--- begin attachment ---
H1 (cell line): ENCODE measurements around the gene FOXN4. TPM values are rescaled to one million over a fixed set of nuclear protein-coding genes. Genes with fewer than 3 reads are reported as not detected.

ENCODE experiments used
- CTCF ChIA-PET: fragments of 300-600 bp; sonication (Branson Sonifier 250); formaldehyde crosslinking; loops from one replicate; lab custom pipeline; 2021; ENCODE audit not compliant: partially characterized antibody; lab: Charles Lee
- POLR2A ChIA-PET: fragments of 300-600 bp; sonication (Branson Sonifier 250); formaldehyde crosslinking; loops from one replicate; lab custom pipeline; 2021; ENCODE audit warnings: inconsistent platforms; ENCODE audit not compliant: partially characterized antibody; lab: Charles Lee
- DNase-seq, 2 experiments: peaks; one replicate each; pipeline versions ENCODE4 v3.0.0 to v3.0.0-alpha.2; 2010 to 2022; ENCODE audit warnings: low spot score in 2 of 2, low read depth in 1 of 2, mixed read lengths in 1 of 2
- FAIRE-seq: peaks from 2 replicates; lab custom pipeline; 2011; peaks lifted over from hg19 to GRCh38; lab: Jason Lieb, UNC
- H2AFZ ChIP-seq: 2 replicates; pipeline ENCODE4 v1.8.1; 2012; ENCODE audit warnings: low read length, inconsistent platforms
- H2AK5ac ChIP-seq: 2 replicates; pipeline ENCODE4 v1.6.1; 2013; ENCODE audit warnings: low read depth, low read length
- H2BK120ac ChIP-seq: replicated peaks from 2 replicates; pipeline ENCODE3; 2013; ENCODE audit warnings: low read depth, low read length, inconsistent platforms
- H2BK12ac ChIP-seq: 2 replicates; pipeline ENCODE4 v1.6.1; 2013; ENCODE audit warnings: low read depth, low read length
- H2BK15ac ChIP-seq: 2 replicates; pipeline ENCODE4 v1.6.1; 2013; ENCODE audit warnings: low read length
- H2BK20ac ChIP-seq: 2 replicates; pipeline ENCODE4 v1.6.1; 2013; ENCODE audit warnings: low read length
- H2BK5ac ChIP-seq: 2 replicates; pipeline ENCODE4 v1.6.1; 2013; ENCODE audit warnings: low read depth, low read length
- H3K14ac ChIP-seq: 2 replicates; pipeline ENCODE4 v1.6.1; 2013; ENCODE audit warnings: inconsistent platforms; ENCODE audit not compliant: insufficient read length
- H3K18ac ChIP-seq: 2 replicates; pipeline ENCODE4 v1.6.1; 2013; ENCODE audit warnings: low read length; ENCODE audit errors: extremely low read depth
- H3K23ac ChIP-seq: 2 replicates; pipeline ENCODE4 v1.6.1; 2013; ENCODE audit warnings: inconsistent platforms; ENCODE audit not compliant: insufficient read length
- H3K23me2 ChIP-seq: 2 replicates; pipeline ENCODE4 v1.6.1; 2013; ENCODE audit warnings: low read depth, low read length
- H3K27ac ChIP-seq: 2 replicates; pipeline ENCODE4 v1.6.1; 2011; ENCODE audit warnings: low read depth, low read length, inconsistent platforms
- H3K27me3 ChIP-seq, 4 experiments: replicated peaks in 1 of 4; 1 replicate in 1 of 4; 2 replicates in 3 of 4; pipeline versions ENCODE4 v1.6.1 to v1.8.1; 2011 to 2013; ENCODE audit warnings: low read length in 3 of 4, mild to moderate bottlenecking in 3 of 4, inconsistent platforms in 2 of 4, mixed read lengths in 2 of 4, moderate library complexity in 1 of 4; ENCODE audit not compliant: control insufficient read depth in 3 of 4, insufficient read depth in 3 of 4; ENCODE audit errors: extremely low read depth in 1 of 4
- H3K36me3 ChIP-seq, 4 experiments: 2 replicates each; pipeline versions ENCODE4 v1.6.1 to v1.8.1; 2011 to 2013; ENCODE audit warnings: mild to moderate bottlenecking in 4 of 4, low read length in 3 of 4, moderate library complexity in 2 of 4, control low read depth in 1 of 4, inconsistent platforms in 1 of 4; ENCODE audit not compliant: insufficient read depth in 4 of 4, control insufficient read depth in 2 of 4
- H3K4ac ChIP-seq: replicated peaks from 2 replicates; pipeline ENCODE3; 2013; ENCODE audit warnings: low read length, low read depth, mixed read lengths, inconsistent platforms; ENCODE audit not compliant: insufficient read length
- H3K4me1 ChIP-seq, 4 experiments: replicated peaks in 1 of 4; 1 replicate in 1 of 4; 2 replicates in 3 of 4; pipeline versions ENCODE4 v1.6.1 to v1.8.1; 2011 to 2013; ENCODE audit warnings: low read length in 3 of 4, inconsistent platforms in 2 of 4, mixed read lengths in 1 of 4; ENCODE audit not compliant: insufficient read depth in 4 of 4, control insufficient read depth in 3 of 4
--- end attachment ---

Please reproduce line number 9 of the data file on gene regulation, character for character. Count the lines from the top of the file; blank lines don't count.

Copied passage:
- H2BK120ac ChIP-seq: replicated peaks from 2 replicates; pipeline ENCODE3; 2013; ENCODE audit warnings: low read depth, low read length, inconsistent platforms